Just after the close of World War II, the last Great Migration in the United States — the move from the city to the new suburbs — began to emerge, fueled by new roads, low congestion, and modest energy costs. It was a new beginning, a chance to shake off the past, and it came complete with the promise of more privacy, more safety, greater proximity to nature, and easier financing.
Not surprisingly, Americans bought in.
After that, it didn’t take long for the preferred retailers to do likewise, abandoning the city and following their customers to the suburbs. The suburban single family home on a large lot became synonymous with the American Dream.
After 60 years, many commentators have announced that the American Dream is poised to make its next great shift — this time from the suburbs to the urban core of our cities. Indeed, at the recent New Partners for Smart Growth Conference in San Diego, Chris Nelson, Joe Molinaro and Shyam Kannan made it clear that a radical shift in preferences is on the horizon.
They’re not alone in that position.
Just last week, Robert Shiller of the Standard & Poor’s/Case-Shiller Home Price Index made the dramatic statement that, with our growing shift to renting and city living, suburban home prices may never rebound in our lifetime.
Why such pronounced findings? According to researchers, it lies in the preferences of our largest generation since the Boomers, the under 30 Generation Y (who like to refer to themselves as the Millennials).
While the answer is complex, it comes into focus when you contrast the childhood lifestyle of Generation Y with the childhood lifestyle of previous generations. Like those before them, Generation Y currently finds themselves attracted to things they did not have growing up. Four that stand out are:
1. Safety to Adventure. Generation Y has grown up in the safest environment in human history. The suburban cul-de-sac offered a safe place to play, with lower crime rates than cities. But despite this safe environment, the need to fill a 24 hour news cycle in the emerging world of cable and online communications brought every localized “stranger danger” news story to a national audience, giving rise to the overprotective Helicopter Mom who oversees every minute of her child’s life. Whereas previous generations simply needed to come home before dark, Generation Y grew up with scheduled play dates and activities.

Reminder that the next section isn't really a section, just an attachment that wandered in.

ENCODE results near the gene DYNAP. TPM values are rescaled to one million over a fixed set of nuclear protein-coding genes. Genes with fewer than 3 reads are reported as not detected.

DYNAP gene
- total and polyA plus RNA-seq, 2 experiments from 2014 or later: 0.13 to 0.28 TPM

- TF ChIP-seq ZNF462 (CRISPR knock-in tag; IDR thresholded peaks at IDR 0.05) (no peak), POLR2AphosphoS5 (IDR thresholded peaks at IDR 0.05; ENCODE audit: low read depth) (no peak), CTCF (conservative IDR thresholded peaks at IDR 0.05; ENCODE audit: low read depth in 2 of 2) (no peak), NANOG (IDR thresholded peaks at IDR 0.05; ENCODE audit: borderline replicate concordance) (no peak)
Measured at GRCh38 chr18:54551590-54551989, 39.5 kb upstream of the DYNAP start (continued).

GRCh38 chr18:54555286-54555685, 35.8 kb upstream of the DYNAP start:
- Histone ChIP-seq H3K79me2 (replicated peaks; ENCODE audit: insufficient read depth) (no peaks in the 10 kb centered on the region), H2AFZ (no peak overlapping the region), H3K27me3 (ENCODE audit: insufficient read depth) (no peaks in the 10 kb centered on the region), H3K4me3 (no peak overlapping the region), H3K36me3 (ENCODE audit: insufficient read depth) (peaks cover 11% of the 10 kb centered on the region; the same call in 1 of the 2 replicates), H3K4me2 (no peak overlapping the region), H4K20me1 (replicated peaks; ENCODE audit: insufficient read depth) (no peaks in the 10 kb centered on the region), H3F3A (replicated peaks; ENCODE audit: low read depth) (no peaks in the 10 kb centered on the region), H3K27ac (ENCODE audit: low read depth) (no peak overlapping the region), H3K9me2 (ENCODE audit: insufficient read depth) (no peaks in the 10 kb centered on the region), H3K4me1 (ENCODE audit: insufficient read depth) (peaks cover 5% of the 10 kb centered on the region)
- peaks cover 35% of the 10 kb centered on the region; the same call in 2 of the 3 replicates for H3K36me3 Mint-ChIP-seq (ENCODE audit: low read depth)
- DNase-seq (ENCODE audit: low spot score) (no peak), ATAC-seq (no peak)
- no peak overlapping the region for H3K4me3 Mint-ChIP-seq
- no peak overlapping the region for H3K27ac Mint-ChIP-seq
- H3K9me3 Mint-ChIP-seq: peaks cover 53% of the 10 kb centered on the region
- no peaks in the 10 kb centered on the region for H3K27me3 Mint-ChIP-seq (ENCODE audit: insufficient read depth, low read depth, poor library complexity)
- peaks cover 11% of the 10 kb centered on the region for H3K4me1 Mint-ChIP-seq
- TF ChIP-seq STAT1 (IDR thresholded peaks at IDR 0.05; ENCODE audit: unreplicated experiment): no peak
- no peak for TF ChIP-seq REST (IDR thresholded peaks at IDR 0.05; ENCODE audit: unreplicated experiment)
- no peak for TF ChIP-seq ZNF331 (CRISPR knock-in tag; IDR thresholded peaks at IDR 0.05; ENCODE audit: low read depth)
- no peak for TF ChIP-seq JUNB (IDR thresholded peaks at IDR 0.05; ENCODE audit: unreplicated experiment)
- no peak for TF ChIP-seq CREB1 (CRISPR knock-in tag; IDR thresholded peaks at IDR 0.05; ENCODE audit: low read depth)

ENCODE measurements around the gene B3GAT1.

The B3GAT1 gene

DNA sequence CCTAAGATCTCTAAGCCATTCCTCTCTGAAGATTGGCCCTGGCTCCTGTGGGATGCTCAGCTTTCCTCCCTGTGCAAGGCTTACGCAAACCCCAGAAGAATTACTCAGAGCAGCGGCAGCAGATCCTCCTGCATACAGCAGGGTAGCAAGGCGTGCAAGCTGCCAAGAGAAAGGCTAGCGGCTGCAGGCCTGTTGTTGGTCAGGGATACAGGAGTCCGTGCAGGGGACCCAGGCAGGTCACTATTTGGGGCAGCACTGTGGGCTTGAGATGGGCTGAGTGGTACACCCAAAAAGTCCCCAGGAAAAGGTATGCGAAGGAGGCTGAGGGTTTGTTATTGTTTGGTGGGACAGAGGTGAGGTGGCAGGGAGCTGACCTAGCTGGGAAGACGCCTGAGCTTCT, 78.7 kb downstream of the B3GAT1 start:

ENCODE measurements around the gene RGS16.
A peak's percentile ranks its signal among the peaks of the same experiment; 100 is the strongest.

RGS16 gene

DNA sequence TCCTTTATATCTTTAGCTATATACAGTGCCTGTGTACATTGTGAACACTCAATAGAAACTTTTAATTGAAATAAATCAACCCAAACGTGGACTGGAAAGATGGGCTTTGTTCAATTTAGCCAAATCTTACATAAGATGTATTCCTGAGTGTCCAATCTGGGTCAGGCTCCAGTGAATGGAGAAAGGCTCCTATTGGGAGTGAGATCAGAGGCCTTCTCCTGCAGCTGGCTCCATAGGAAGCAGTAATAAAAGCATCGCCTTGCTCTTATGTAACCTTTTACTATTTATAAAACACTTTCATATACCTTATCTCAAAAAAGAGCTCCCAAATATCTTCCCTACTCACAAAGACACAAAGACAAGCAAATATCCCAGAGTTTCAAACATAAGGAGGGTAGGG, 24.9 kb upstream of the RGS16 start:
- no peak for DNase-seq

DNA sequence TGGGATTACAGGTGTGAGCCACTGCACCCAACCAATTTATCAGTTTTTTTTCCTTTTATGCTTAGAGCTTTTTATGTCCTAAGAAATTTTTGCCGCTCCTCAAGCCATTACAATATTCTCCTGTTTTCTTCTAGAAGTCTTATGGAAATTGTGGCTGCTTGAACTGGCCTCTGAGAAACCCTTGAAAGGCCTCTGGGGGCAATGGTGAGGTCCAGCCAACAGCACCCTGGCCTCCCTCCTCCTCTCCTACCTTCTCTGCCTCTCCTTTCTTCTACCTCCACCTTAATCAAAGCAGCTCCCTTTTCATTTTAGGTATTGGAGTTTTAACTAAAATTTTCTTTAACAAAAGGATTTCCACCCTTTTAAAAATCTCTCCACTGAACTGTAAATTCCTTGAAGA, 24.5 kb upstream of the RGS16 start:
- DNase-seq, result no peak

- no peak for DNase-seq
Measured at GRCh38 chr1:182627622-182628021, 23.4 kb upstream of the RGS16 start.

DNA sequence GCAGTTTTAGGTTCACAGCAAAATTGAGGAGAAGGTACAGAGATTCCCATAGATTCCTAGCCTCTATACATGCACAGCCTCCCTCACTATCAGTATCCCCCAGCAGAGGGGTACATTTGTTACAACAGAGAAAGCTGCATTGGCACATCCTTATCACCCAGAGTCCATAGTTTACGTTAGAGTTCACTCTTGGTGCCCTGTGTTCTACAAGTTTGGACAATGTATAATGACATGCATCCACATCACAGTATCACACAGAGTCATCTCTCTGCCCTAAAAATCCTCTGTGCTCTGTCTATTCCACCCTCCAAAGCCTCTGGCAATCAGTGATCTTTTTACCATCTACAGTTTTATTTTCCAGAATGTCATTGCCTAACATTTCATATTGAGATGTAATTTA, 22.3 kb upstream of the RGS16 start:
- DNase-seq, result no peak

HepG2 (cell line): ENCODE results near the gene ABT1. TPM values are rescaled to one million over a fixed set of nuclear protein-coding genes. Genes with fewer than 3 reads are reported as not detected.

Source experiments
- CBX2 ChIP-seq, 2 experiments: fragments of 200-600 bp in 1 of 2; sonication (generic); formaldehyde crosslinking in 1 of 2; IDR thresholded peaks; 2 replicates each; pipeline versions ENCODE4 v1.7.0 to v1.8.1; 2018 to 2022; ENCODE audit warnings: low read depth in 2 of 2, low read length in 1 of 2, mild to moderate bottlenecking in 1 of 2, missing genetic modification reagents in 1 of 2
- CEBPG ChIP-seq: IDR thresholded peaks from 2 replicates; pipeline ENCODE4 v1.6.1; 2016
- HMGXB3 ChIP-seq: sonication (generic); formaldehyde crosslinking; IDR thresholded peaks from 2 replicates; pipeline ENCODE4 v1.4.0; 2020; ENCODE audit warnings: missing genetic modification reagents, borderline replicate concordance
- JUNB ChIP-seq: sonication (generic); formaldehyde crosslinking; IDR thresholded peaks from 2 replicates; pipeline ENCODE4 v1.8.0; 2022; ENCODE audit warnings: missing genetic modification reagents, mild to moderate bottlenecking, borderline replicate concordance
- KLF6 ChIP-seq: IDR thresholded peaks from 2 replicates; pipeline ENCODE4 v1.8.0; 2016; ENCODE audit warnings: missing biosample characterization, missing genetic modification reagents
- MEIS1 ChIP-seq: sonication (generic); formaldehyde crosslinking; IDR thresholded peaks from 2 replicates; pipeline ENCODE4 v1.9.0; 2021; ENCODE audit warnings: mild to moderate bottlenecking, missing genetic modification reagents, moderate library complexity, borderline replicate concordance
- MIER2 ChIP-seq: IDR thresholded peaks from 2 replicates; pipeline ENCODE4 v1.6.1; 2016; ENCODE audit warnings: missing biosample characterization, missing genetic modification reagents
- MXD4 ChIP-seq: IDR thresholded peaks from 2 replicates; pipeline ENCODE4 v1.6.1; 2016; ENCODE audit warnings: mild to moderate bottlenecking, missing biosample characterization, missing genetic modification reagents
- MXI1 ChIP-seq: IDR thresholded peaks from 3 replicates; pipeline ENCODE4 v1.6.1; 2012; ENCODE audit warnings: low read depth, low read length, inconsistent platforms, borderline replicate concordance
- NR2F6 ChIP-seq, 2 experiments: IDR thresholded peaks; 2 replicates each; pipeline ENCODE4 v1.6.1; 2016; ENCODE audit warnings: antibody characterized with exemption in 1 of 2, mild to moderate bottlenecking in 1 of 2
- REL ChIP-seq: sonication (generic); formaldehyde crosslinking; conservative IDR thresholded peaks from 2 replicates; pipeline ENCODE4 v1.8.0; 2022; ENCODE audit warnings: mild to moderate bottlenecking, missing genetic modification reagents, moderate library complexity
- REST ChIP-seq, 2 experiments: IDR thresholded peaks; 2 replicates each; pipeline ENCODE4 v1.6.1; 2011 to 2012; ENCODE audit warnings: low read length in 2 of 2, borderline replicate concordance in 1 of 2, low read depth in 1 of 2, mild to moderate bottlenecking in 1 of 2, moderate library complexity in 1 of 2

It should come as no surprise that this over-protected generation is more prone to celebrate dangerous and exciting activities like skydiving, rock climbing and bungee jumping.
At the same time, television shifted from glorifying the surburban lifestyle in the 1960’s and 1970’s (e.g., Leave it to Beaver and the Brady Bunch) to glorifying the urban lifestyle in the 1990’s (e.g., Seinfeld and Friends).
These cultural changes have pushed Generation Y to look for more adventure than previous generations, and they are less fearful of cities than previous generations.
2. Isolated to Connected. While the suburban cul-de-sac lifestyle offered the safest environment the planet has ever seen, it also produced the most isolated and disconnected environment. Today’s children rarely have the freedom to roam beyond the cul-de-sac, ensuring their social lives are determined by the quality of friends on the same street, together with the nature of their scheduled social interactions beyond their neighborhood. Indeed, the endangered species of the 21st century is the free range kid.
The net result? Generation Y wants to be more connected and less isolated than previous generations. They manifest this desire in their full-on embrace of social media and their desire to live in places where they can be around others; i.e., the densest, most active, areas of cities.
3. Inconvenient to Convenient. Convenience is another word for time, and Generation Y has a low tolerance for spending time on things associated with the suburban lifestyle — Saturdays filled with yard work or long commutes in the car.